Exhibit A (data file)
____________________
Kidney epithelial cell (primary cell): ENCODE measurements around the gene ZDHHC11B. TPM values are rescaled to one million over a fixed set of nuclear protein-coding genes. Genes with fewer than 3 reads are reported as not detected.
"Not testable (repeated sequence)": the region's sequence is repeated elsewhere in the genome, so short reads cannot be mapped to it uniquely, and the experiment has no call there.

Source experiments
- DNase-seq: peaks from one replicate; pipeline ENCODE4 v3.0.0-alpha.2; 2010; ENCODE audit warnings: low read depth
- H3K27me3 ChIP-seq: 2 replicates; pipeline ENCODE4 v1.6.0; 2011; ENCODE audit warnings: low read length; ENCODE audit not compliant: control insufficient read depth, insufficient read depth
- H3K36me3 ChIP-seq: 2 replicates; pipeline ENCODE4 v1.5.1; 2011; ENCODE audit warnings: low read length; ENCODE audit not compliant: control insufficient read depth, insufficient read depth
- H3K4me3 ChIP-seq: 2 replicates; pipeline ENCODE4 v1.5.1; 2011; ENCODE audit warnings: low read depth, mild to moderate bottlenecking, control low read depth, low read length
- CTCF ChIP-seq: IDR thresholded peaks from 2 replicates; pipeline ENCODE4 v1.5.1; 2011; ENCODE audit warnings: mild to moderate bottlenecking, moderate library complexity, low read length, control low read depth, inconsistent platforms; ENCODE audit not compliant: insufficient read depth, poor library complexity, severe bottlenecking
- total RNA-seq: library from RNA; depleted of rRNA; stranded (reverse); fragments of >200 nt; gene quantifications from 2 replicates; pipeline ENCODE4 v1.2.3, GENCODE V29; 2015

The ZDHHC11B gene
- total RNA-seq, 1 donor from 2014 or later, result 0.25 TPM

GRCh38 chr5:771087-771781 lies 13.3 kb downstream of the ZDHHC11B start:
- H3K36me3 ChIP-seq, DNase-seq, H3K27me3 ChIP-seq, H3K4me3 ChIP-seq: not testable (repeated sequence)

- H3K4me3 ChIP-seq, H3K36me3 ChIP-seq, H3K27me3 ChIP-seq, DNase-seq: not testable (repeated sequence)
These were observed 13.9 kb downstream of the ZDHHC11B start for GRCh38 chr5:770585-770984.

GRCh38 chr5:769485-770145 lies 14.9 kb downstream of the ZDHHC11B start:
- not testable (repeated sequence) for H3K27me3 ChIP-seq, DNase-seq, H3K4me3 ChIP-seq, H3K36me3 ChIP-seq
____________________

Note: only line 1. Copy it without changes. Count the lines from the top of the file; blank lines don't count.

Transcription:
Kidney epithelial cell (primary cell): ENCODE measurements around the gene ZDHHC11B. TPM values are rescaled to one million over a fixed set of nuclear protein-coding genes. Genes with fewer than 3 reads are reported as not detected.